What We Wear and Why We Wear It

Last week, in the first part of our fashion roundtable, I talked with five of my coworkers about how our style has evolved since we were kids—a process that involved some sage and not-so-sage advice from our parents, and a lot of hours logged at Abercrombie. In the second part of our discussion, we talk about our style today: specifically, our favorite outfits (including a shirt I’m too scared to buy) and where we find style inspiration.

First, a reminder of who we are: we all work at Groupon and our jobs all touch on style and beauty in some way. There are six of us in total: Amanda Nyren, Jackie Rodriguez, Favin Gebremariam (Groupon’s resident beauty blogger), Lisa Farver, Kelly MacDowell, and me, Mae Rice.

Here’s what we talked about.

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The clothes we feel most like ourselves in, from slouchy shirts to A-line dresses.

Mae: I have this one v-neck T-shirt that’s gray, and it’s too big, and when I wear it with jeans, I just feel like myself. It feels totally neutral to me. It’s not restrictive, I can run around in it, and I don’t feel pressure to act a certain way when I wear it. I guess I feel most myself when [I look like] a blank slate.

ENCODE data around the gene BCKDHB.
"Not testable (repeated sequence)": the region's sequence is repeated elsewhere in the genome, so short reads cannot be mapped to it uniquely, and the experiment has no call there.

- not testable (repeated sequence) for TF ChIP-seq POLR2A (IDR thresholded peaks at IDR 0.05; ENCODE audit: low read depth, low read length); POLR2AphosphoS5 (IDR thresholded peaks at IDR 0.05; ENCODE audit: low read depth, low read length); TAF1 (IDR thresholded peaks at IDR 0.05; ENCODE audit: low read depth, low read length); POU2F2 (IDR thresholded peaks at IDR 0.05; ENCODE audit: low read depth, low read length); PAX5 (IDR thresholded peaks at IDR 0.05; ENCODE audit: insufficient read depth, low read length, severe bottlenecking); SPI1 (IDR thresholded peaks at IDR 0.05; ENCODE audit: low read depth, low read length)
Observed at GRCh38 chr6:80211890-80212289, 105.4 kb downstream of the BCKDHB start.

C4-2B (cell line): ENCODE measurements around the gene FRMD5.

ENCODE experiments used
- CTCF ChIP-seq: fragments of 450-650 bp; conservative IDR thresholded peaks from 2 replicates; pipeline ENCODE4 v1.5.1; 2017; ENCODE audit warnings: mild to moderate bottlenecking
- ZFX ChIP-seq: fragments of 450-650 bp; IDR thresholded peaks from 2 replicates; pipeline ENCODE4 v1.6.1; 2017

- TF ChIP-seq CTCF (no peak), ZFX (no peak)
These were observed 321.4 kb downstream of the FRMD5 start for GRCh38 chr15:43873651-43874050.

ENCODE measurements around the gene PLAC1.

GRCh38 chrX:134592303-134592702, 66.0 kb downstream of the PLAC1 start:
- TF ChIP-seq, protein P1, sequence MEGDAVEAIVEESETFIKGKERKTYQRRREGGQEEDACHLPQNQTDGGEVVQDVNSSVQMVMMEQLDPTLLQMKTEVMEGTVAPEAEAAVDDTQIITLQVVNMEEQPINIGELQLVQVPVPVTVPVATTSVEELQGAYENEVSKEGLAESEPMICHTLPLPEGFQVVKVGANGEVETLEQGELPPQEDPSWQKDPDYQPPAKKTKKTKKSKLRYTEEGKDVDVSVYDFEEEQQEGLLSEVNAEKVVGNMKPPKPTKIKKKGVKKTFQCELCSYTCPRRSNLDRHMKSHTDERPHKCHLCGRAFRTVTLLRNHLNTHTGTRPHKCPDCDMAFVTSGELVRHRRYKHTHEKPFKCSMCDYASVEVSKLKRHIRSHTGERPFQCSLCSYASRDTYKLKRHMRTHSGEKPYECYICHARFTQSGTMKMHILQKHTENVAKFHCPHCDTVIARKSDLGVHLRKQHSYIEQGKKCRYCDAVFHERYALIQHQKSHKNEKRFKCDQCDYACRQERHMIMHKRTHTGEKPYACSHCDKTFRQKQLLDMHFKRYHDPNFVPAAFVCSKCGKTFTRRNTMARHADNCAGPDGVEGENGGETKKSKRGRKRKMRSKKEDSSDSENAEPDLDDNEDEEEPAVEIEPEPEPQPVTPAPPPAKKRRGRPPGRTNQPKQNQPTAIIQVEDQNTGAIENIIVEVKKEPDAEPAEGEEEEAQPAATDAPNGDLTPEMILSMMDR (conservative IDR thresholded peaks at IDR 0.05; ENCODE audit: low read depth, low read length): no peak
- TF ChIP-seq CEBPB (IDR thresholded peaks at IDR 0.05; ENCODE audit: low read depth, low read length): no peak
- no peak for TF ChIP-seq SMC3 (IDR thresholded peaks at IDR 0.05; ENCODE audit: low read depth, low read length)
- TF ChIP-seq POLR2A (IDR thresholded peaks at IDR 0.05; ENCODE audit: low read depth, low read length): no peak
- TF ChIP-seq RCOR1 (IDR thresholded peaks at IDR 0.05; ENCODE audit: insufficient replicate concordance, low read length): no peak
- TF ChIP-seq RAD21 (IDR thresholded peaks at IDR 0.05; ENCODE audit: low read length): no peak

Amanda: So you don’t want to attract attention to your look?

Mae: Yeah. I was thinking of getting this sweatshirt that says “Hold Up Hold My Phone” on it in really big letters. I love it.

Favin: That’s from “Worst Behavior”!

Mae: Yeah, that song is great. But I feel like if I got the sweatshirt, strangers would talk to me about it, and I don’t want to talk about my clothes.

Kelly: Maybe you can just wear it at home for yourself! And look at yourself in the mirror.

Favin: For me, growing up in the desert, I wore as little clothing as possible. So maxi dresses, those were the easiest, most non-effort-required thing. You just threw on a dress and walked out of the house with some sunglasses on. That’s probably still my favorite outfit, but because we live here [in Chicago], I can’t always do that.

Amanda: I feel like I’m wearing my happy outfit today: jeans, ankle boots, and a loose top. I don’t like tight shirts. I like to wear loose shirts and sweaters…slouchy things. I guess so I’m never like, “Oh, I just ate…”

Mae: I wear loose shirts because skinny jeans are in, and I feel like one thing should be loose and one thing should be tight.

Kelly: I also wear a lot of dresses. They’re one of the most comfortable things, and I don’t have to make an outfit. I get mad when it’s windy out because I’m like, “I can’t wear a dress today, or people will look at my underwear.”

Lisa: I get excited about dresses too. When summer comes, I’m like, “Yay, now my jeans can stop rubbing together in the thigh area and creating a hole!”

Mae: Oh my gosh, that happens to me so much. Every pair.

Lisa: I thought it was just me! I thought I needed surgery.

Favin: No. It’s just how they make jeans now.

Jackie: My yoga pants, too! They’re frayed everywhere. I would say that my comfort clothes are similar to Favin’s. I also like a maxi dress. It can look good at night, with the right jewelry, but you can wear it at work, too. I like my clothes to be versatile. At night, I want to be able to fall asleep in them!